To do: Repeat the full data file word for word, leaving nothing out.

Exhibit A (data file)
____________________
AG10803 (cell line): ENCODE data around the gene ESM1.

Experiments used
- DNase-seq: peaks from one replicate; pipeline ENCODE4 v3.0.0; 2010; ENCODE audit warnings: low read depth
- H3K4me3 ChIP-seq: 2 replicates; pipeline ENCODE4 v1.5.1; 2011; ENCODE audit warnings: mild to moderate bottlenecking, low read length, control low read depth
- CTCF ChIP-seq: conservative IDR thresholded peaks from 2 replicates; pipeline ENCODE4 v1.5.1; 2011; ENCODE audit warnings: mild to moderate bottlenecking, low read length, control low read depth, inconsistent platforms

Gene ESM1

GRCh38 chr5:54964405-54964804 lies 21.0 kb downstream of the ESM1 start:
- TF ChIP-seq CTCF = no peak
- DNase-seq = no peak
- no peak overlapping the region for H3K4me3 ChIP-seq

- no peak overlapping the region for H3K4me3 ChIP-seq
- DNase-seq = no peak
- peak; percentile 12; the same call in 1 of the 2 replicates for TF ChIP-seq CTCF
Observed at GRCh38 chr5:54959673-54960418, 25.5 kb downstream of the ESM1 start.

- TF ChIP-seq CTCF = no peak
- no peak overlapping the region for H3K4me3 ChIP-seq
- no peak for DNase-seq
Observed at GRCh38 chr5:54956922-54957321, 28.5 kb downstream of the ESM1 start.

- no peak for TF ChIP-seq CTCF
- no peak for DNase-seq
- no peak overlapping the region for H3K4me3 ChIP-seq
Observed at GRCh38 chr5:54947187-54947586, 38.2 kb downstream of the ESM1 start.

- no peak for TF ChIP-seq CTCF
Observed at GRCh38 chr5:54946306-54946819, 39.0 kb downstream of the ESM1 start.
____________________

AG10803 (cell line): ENCODE data around the gene ESM1.

Experiments used
- DNase-seq: peaks from one replicate; pipeline ENCODE4 v3.0.0; 2010; ENCODE audit warnings: low read depth
- H3K4me3 ChIP-seq: 2 replicates; pipeline ENCODE4 v1.5.1; 2011; ENCODE audit warnings: mild to moderate bottlenecking, low read length, control low read depth
- CTCF ChIP-seq: conservative IDR thresholded peaks from 2 replicates; pipeline ENCODE4 v1.5.1; 2011; ENCODE audit warnings: mild to moderate bottlenecking, low read length, control low read depth, inconsistent platforms

Gene ESM1

GRCh38 chr5:54964405-54964804 lies 21.0 kb downstream of the ESM1 start:
- TF ChIP-seq CTCF = no peak
- DNase-seq = no peak
- no peak overlapping the region for H3K4me3 ChIP-seq

- no peak overlapping the region for H3K4me3 ChIP-seq
- DNase-seq = no peak
- peak; percentile 12; the same call in 1 of the 2 replicates for TF ChIP-seq CTCF
Observed at GRCh38 chr5:54959673-54960418, 25.5 kb downstream of the ESM1 start.

- TF ChIP-seq CTCF = no peak
- no peak overlapping the region for H3K4me3 ChIP-seq
- no peak for DNase-seq
Observed at GRCh38 chr5:54956922-54957321, 28.5 kb downstream of the ESM1 start.

- no peak for TF ChIP-seq CTCF
- no peak for DNase-seq
- no peak overlapping the region for H3K4me3 ChIP-seq
Observed at GRCh38 chr5:54947187-54947586, 38.2 kb downstream of the ESM1 start.

- no peak for TF ChIP-seq CTCF
Observed at GRCh38 chr5:54946306-54946819, 39.0 kb downstream of the ESM1 start.